Monk in the World guest post: Trent Tanaro

Sharing a post from one who shares my deep appreciation for
the gift of silence and all of its benefits.
Thank you to Trent Tanaro and Abbey of the Arts:

Monk in the World guest post: Trent Tanaro

Processed with VSCOcam with p5 preset

This week in our Monk in the World guest post series we have a reflection from fellow monk Trent Tanaro. Read on for his wisdom about the movements of his monastic journey:

It is an honor to share the journey with you in this guest post. We are all on a journey of some sort.  Our paths are very diverse in nature; no path is identical to the other, yet we share experiences in so many ways. The ability to share our experiences with others regardless of our ‘type’ of path is a blessing. When we learn to look at the paths of others with love and appreciation, we grow closer as a society. Sharing the journey is essential to life and its many seasons.

The expression of my particular journey is one of many movements. These movements have occurred over the expanse of many years. They are made up of many twists and turns, ups and downs, which have shaped me into who I am today.  I have learned how to process these many movements over the years. There are some various practices that have been tools for me in the midst of the journey.  Some of them I have weeded out and some I have tended to and watched them flourish into my daily life.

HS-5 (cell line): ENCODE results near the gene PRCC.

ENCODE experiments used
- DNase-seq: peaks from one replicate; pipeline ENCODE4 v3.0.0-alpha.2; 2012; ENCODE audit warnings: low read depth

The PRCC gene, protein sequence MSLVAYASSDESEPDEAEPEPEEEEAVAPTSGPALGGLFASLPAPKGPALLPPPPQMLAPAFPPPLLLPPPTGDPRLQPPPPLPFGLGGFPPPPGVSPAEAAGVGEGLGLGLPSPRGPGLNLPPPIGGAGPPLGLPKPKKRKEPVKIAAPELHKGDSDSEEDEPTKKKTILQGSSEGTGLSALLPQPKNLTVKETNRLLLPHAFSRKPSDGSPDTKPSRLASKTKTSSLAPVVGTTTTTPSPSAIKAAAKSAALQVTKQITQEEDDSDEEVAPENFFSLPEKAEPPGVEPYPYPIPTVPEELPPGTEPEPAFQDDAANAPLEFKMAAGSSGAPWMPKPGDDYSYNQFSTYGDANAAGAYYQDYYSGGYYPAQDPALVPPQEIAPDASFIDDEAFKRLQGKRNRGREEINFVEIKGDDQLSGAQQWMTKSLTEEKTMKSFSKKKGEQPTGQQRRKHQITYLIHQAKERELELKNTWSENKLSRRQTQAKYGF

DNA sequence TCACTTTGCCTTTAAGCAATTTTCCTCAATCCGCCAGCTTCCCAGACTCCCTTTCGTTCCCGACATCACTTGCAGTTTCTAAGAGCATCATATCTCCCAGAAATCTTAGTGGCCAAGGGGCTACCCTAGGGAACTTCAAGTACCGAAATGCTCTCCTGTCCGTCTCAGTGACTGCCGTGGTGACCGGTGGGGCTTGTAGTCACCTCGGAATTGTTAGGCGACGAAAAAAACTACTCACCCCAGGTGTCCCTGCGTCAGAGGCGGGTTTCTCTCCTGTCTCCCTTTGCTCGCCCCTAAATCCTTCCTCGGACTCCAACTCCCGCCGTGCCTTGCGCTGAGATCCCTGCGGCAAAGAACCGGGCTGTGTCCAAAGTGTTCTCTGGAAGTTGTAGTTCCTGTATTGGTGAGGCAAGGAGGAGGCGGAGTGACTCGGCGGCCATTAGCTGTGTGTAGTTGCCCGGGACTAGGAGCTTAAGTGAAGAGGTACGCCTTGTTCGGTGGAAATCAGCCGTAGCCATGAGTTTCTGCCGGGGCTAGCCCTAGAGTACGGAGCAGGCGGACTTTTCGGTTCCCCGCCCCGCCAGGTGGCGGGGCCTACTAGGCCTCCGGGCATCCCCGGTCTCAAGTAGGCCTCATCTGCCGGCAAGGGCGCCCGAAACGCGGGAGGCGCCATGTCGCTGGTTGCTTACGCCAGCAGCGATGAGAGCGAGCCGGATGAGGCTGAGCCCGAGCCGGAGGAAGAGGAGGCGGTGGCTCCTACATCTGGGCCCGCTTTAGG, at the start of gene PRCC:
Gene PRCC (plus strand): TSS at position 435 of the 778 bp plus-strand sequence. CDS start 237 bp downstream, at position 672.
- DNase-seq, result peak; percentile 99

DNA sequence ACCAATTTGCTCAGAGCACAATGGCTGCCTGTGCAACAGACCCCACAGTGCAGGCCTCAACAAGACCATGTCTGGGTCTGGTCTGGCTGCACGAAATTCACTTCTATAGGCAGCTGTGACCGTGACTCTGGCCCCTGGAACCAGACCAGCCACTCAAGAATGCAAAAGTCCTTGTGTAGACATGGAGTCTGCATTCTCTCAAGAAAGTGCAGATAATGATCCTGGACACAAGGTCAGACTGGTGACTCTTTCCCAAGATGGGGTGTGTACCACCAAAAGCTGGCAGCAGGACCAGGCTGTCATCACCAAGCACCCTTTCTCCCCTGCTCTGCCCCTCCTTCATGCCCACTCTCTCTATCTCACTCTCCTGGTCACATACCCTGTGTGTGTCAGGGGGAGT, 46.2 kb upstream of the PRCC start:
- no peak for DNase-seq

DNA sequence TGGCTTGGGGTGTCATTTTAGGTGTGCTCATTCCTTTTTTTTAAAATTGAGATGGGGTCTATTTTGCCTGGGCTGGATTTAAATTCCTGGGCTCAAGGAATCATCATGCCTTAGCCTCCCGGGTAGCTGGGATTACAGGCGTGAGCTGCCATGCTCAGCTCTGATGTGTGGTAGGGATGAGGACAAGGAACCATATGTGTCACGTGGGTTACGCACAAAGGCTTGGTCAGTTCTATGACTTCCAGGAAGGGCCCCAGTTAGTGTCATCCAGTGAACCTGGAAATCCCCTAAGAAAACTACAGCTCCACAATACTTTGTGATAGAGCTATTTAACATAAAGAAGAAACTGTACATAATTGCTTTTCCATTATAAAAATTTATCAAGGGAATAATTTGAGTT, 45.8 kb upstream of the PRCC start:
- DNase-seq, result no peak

I would like to share a few of them with you in this moment of sharing the journey. These have taken years to develop and have been tried through failure, beginning again, success, joy, sadness, grief, life, death, darkness, light, and many other rhythms of life. These three have stood the test of time and fire. They have proved to be a fabric of my being on a daily basis. The strength that comes from Christ through these daily practices is what has carried me through the seasons.


“For God alone my soul waits in silence; from him comes my salvation.”  (Psalm 62:1, NRSV)

The thought of silence used to create great amounts of fear within me. I struggled with anxiety and depression in my early adult years. The thought of being in silence and alone was horror to me. I began to practice moments of silence in my day when I finally faced the fear and overcame it.  It took facing the fear repeatedly at night, that seemed to be when I had no choice but to face it, that I began to see its value.  God began to show up or is it that I began to actually listen instead of begging God to take it away? Silence became the very thing that I needed in order to move forward from the inner struggles. The very thing that I begged for peace from became one of the life sources for my walk with God.